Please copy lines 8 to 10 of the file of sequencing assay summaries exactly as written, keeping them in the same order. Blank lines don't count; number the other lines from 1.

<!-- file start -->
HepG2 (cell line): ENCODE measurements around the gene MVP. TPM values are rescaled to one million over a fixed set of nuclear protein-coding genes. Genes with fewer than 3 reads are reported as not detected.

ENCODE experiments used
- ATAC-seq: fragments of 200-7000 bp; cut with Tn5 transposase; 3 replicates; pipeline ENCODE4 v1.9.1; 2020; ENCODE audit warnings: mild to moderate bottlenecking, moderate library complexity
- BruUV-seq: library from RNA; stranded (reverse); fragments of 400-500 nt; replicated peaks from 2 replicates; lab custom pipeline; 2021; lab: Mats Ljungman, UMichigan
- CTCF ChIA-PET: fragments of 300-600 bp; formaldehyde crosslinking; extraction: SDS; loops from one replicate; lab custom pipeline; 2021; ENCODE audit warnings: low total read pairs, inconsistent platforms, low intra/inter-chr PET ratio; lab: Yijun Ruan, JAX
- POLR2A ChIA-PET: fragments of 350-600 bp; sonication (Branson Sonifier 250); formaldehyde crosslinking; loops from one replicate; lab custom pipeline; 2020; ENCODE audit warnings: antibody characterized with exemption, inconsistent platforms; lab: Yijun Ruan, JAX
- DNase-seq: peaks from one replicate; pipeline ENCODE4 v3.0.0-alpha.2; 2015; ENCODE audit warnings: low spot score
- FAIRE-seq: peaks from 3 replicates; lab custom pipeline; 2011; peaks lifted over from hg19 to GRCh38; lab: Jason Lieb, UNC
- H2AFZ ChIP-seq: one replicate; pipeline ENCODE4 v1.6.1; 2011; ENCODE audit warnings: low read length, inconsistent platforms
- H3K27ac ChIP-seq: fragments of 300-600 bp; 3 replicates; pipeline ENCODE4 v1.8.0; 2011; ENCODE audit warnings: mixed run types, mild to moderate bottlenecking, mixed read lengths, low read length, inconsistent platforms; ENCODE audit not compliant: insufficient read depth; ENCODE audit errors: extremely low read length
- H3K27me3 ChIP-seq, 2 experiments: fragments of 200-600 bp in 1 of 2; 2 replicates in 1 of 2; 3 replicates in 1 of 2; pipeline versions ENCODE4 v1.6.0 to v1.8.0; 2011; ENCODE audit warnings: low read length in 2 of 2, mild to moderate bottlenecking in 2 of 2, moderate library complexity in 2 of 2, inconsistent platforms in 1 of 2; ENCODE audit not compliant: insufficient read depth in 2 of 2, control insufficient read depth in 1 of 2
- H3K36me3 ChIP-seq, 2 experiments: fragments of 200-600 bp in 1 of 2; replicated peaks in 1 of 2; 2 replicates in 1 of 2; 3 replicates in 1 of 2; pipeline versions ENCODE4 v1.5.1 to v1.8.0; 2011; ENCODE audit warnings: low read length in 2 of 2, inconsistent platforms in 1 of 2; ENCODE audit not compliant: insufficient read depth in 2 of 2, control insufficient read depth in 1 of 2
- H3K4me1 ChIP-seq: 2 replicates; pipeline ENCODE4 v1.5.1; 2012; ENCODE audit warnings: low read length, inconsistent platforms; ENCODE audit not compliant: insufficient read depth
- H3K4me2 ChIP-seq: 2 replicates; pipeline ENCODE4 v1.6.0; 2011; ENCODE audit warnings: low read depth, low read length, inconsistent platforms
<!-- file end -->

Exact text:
- FAIRE-seq: peaks from 3 replicates; lab custom pipeline; 2011; peaks lifted over from hg19 to GRCh38; lab: Jason Lieb, UNC
- H2AFZ ChIP-seq: one replicate; pipeline ENCODE4 v1.6.1; 2011; ENCODE audit warnings: low read length, inconsistent platforms
- H3K27ac ChIP-seq: fragments of 300-600 bp; 3 replicates; pipeline ENCODE4 v1.8.0; 2011; ENCODE audit warnings: mixed run types, mild to moderate bottlenecking, mixed read lengths, low read length, inconsistent platforms; ENCODE audit not compliant: insufficient read depth; ENCODE audit errors: extremely low read length